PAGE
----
Magazine article Sculpture

WASHINGTON, DC: Joan Danziger

Magazine article Sculpture

WASHINGTON, DC: Joan Danziger

Article excerpt

Katzen Arts Center at American University

The two-story atrium of the Katzen Arts Center, aggressively bisected by a large staircase that leads to the upper galleries, has always been a challenge for exhibiting painters and sculptors. Its robust architectural presence can make even the most daring artistic statement appear timid. Yet every once in a while, an artist manages to find an effective way of responding to its imposing sculptural volume and unpredictable angles: recent examples include Sam Gilliam's draped pieces hung from the curved walls and ceiling (2011) and Emilie Brzezinski's monumental wood sculptures, whose rough tree-like shapes appeared alive against the space's stark planes (2012).

In both of these cases, the work stood its ground because of dramatic scale or contrasting form and medium. What was interesting about Joan Danziger's recent show, "Inside the Underworld," was that it succeeded through deceptively unthreatening, rather smallish-looking animal forms. The Washington sculptor has long been known for her phantasmagorical object-stories composed of eccentric combinations of human and animal species, some large, yet many more rendered on a much more intimate, tabletop scale. This time around, she presented a body of work that she has been developing for the last few years-close to 70 exquisitely crafted beetles.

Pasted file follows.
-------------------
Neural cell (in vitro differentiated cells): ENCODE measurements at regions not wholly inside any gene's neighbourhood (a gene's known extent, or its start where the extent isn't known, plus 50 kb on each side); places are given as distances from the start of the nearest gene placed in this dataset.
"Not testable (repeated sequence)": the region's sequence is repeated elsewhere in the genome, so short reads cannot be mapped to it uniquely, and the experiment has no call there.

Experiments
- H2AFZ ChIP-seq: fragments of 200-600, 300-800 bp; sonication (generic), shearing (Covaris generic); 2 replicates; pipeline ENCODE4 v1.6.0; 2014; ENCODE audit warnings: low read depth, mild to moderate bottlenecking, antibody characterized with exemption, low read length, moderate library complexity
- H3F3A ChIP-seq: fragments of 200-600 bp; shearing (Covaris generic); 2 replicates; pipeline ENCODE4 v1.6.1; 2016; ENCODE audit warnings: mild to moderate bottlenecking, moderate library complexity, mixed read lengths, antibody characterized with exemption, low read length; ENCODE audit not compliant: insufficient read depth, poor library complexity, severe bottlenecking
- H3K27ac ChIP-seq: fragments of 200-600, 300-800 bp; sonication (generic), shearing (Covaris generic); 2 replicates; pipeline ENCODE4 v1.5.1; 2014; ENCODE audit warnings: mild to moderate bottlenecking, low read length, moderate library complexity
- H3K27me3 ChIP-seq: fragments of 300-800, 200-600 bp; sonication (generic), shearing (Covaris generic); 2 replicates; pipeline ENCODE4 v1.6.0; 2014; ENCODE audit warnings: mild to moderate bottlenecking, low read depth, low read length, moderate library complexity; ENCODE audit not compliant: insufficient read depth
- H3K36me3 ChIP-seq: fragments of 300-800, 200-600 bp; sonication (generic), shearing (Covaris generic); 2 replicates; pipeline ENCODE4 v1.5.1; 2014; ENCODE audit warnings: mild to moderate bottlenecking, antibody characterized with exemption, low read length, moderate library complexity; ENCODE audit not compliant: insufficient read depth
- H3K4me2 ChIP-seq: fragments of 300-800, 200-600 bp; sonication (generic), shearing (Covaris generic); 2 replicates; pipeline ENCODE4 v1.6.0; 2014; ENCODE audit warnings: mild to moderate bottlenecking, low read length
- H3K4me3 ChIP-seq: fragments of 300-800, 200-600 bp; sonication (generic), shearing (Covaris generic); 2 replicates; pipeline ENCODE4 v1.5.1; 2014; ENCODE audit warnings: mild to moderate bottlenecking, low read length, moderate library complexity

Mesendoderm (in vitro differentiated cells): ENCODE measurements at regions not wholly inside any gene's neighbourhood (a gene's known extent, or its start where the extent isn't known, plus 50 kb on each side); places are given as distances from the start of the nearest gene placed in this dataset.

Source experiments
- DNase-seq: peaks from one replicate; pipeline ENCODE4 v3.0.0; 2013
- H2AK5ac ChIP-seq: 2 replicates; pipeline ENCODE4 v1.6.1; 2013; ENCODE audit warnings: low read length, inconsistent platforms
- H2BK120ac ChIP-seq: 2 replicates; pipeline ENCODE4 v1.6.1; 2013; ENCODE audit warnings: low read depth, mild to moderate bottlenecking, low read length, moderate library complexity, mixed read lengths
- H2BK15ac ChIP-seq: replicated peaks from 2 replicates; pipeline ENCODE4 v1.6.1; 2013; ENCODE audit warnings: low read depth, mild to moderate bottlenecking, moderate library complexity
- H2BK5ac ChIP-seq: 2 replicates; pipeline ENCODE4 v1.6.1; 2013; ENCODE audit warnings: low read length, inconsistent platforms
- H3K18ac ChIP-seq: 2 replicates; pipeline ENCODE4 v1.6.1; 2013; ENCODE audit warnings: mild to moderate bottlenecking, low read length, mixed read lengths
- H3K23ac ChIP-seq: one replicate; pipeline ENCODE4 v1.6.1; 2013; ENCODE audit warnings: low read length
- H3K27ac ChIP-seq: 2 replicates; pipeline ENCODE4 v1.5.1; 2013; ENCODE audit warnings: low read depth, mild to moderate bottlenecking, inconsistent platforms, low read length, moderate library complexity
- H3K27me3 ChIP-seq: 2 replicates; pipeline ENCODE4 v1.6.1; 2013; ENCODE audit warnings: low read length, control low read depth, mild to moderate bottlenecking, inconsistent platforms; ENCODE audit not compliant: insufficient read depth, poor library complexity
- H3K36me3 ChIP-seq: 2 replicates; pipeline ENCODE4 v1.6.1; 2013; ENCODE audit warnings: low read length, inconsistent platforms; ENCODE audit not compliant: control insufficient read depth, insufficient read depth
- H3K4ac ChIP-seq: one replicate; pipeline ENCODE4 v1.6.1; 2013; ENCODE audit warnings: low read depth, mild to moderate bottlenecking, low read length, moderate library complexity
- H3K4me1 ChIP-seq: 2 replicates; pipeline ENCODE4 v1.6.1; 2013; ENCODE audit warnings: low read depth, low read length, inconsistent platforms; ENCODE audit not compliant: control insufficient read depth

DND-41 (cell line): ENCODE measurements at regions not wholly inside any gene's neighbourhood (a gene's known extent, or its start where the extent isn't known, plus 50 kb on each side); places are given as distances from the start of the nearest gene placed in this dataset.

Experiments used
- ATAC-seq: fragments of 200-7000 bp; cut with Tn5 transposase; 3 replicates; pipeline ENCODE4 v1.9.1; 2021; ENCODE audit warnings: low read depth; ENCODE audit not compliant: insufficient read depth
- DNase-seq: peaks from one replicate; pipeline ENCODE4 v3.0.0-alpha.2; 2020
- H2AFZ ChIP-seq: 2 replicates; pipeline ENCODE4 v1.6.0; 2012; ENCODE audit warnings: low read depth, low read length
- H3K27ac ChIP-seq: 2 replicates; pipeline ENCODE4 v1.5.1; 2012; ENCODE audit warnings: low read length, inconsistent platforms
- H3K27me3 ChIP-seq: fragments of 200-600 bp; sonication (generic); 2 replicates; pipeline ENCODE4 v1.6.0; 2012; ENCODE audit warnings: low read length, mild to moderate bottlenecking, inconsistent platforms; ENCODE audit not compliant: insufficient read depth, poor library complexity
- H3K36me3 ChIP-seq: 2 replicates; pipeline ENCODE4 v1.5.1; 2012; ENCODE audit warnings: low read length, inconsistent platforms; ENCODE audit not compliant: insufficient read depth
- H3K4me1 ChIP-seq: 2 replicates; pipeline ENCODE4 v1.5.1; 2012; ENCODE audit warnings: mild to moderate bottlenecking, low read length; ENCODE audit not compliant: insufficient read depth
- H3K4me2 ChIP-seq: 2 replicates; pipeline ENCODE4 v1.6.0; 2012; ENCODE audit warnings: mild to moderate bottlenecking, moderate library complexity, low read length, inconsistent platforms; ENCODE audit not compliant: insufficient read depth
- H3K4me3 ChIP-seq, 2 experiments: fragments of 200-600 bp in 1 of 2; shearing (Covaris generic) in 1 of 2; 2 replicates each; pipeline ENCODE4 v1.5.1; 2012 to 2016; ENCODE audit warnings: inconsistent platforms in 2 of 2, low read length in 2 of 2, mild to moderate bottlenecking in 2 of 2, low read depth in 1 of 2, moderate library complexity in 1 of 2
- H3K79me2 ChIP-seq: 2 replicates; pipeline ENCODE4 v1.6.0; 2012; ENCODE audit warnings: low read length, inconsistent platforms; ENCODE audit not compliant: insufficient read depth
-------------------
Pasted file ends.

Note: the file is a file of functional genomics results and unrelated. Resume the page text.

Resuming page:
As one walked into the Katzen foyer and then climbed its bold staircase, these objects-individually, they evoke oversize jewels fashioned through an alchemical marriage of wire and shards of glass-became ever more present and inescapable, despite their unimposing size. They were everywhere, like an infestation: crawling along walls, climbing all the way to the ceiling, and lying on the floor. Skeletal wirebeetles could be found next to others whose metal armatures were almost entirely covered by shiny glass. There were also humbler-looking ash beetles, some of them rather plain, others painted with carnivalesque zest; horned beetles and winged beetles; and woodland and warrior beetles-as if an entire imaginary encyclopedia had burst open into the museum interior. …

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